When we think of “The Andy Griffith Show,” we usually think of the ideal “small-town” America. From 1960 to 1968 “The Andy Griffith Show” brought viewers the ultimate look at picturesque small-town America.
Andy Taylor (Andy Griffith) served as the Sherriff of the sleepy fictional town Mayberry. Taylor is a widower, as well as a single father to his son, Opie, played by Ron Howard.
While Sheriff Andy Taylor’s role is to enforce the law in Mayberry, the tranquility of the town makes the enforcement a simple task. Every once in a while, the town may see an outsider come through town looking for trouble, but overall, things were mostly peaceful on “The Andy Griffith Show.”
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In 1982, Ron Howard hosted the hit sketch-comedy show “Saturday Night Live.” During this particular episode, Howard and the writers wondered what “future” Opie from “The Andy Griffith Show” might be like.
A recent MeTV article related the events of this classic sketch. Full of references to the original show, but adding a touch of a grittier edge, the sketch was an absolute hit.
The October 19, 1982 sketch titled “Opie’s Back” opens up in a now “R” rated Mayberry, with Opie serving as sheriff after following in the great Andy Taylor’s footsteps.
Essentially, Opie comes back to Mayberry to find it’s been overrun by crime. Of course, he is also a police officer like his dad. However, even iconic side characters are now rough-and-tumble.
The article went on to explain that Mayberry isn’t the only thing that changed over the years. Opie has seen some things as well.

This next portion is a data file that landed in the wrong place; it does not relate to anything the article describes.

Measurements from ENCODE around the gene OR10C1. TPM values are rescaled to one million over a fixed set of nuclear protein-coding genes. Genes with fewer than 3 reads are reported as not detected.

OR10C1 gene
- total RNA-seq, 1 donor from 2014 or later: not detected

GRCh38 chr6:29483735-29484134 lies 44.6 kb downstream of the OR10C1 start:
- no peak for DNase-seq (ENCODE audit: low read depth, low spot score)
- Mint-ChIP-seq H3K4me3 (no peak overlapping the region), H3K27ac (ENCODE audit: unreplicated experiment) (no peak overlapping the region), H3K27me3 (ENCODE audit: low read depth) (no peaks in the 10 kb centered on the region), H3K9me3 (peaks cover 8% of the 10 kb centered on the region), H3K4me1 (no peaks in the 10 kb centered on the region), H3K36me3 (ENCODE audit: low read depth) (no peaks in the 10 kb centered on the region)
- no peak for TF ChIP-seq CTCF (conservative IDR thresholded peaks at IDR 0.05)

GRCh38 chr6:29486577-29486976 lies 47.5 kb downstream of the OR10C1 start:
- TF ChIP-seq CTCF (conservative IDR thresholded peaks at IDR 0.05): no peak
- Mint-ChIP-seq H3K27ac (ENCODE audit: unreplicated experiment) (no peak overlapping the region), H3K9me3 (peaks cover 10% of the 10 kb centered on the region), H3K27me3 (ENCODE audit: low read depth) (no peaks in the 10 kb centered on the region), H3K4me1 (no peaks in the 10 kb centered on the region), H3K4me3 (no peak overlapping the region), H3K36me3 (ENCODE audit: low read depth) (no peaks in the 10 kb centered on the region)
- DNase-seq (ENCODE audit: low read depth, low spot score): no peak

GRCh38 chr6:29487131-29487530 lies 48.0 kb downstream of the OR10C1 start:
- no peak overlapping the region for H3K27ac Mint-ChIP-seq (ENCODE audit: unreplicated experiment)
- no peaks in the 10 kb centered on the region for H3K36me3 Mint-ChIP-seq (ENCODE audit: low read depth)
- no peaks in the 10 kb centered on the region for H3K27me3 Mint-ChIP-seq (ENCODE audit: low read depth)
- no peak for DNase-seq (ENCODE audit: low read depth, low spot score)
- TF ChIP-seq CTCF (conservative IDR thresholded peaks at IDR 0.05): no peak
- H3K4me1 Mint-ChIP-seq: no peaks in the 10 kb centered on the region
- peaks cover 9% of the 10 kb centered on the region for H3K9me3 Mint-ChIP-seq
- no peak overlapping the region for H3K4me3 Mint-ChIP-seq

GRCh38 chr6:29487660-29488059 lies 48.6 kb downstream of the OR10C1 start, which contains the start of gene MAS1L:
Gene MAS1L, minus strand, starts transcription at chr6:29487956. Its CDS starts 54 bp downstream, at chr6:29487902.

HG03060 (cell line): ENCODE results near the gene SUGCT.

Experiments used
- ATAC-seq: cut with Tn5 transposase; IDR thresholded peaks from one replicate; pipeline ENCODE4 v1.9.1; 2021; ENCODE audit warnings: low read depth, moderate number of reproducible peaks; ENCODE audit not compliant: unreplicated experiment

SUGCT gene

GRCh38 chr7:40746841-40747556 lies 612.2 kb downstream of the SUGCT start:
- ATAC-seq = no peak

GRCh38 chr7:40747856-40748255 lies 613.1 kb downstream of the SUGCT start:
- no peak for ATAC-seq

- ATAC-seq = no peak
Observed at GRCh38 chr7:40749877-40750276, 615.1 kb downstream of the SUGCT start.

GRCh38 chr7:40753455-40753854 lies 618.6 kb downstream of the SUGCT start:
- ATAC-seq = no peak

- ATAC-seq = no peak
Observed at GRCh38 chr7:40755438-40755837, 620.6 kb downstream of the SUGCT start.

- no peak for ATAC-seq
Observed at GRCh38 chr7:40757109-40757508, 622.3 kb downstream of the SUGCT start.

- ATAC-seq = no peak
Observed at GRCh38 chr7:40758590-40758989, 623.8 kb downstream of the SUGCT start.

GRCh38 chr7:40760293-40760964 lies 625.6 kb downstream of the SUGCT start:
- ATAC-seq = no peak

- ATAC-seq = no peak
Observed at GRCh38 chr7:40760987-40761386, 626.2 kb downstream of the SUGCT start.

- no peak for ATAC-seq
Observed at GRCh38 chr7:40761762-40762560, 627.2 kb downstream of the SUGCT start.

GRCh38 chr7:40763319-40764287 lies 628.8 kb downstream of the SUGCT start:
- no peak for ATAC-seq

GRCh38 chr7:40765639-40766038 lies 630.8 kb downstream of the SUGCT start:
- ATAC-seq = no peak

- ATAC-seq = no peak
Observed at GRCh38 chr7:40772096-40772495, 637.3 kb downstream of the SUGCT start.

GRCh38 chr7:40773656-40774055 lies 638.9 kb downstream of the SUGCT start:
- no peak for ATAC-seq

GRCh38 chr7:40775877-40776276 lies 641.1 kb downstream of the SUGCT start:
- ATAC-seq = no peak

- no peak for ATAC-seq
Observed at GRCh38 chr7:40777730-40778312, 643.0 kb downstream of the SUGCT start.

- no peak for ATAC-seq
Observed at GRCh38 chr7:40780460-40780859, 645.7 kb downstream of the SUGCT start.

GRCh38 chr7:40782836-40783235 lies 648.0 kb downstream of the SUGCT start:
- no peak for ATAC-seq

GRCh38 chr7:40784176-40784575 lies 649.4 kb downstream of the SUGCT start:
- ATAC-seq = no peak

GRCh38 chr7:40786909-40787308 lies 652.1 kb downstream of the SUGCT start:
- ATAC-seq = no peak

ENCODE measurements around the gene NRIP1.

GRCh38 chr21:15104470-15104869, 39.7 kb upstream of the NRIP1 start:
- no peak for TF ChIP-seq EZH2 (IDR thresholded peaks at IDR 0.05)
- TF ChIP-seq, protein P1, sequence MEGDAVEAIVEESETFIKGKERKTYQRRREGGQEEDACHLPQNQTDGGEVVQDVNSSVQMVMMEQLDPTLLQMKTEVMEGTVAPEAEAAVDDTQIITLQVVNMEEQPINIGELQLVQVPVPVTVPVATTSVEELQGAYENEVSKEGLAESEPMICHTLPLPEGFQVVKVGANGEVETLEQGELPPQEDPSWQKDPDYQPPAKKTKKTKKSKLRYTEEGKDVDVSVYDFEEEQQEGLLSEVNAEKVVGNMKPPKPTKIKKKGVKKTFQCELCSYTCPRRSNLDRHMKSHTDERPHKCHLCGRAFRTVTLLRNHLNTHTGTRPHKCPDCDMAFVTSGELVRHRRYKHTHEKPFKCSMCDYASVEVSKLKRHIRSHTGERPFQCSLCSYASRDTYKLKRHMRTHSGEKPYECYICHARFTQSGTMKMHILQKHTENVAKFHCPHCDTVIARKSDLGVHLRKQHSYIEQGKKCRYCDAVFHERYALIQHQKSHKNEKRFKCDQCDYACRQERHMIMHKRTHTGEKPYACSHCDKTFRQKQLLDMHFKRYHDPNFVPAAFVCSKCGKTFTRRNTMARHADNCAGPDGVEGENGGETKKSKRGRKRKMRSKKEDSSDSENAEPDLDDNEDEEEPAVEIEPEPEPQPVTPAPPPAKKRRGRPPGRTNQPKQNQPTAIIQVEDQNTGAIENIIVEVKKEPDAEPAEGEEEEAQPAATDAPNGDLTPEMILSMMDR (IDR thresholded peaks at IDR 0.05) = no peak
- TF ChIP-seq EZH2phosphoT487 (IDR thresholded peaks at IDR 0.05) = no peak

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“Once he was a young, small-town wimp who got beaten up for his lunch money. But then he left home and grew up fast in Vietnam,” the sketch’s narrator said, per MeTV. “And now, he’s back ready to clean up Mayberry.”
Finally, Sherriff Opie realizes he is in over his head. For help, he reaches out to his father, the original “Andy Griffith Show” sheriff, Andy Taylor, for help. However, Andy has passed, so Opie is trying to talk with his ghost. The episode was complete with a guest-starring appearance from Andy Griffith himself.
While the sketch was the stuff of memorable comedy, you still can’t beat the perfection of the original show. The characters in the 1982 depiction may have been hard, but the original series had a cast of lovable Mayberry residents. From the bumbling deputy, Barney Fife to the lovable Aunt Bea, the citizens of Mayberry are loved to this day.